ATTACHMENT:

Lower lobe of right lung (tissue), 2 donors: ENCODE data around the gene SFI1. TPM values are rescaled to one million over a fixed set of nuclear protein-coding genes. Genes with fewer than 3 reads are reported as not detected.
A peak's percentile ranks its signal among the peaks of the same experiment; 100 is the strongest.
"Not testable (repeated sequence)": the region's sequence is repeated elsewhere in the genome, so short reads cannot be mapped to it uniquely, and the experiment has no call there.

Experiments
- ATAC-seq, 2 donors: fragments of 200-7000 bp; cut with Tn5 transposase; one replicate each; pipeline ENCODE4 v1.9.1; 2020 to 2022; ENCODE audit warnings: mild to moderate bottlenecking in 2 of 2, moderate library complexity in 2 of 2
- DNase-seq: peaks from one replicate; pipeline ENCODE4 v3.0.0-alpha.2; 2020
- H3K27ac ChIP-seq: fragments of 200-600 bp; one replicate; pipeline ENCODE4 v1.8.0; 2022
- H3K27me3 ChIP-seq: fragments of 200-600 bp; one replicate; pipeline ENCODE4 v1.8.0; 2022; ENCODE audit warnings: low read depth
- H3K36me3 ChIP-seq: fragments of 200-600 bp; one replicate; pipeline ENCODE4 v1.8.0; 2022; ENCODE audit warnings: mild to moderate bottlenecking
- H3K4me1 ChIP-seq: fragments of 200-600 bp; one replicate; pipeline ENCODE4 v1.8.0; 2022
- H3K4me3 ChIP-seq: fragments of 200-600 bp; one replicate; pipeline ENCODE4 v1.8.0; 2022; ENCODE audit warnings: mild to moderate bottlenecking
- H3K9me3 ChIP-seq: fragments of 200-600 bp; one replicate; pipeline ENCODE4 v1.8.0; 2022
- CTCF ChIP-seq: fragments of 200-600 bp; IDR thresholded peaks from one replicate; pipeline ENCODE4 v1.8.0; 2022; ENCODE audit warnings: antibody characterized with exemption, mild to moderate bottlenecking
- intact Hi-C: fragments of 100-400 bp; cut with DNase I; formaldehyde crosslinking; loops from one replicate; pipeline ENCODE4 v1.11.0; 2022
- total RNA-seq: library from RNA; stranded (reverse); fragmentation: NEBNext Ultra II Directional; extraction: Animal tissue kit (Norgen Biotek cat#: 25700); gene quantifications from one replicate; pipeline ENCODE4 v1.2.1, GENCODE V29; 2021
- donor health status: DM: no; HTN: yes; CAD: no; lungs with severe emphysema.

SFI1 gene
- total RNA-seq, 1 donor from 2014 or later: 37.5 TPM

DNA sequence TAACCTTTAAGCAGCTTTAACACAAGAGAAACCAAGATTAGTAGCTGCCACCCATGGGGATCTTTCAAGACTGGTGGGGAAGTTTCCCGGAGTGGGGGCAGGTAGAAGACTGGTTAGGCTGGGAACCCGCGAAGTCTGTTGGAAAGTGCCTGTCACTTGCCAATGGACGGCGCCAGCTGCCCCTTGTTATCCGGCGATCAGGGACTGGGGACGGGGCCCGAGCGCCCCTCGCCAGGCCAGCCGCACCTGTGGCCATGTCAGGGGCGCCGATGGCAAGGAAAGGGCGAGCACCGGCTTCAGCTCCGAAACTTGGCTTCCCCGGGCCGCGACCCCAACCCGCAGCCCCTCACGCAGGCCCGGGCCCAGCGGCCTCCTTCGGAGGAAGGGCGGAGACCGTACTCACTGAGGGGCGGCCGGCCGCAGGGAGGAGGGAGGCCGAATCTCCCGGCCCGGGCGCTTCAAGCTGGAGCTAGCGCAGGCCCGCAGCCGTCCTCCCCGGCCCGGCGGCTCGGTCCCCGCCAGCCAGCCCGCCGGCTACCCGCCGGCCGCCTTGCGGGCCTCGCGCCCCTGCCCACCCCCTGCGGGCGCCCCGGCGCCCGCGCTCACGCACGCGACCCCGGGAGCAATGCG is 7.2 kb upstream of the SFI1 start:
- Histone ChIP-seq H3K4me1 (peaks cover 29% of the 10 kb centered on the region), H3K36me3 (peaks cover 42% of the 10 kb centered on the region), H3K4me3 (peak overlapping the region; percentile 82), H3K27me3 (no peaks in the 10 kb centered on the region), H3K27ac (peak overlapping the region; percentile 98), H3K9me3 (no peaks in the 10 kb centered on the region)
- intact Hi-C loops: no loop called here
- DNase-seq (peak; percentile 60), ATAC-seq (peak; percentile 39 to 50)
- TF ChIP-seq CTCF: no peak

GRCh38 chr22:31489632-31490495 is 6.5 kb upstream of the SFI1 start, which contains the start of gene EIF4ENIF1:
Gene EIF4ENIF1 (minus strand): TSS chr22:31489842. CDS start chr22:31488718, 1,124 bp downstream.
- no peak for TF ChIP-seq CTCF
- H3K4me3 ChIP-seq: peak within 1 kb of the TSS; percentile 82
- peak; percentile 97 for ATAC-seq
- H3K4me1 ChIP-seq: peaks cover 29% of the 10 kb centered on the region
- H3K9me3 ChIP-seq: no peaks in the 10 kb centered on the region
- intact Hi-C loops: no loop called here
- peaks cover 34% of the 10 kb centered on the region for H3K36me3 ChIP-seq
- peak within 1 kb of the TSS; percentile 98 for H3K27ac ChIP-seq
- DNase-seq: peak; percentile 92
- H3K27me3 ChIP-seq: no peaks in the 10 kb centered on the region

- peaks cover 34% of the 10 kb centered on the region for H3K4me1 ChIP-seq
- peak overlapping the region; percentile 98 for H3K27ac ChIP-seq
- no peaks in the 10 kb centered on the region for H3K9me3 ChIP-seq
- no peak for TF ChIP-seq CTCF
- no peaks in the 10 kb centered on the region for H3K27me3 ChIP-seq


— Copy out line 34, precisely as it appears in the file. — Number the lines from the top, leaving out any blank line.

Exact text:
- DNase-seq: peak; percentile 92